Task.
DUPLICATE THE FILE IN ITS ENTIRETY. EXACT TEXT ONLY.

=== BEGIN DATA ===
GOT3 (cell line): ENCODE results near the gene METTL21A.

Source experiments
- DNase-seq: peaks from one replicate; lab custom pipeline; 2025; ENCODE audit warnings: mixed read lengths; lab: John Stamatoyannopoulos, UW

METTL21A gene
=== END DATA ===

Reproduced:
GOT3 (cell line): ENCODE results near the gene METTL21A.

Source experiments
- DNase-seq: peaks from one replicate; lab custom pipeline; 2025; ENCODE audit warnings: mixed read lengths; lab: John Stamatoyannopoulos, UW

METTL21A gene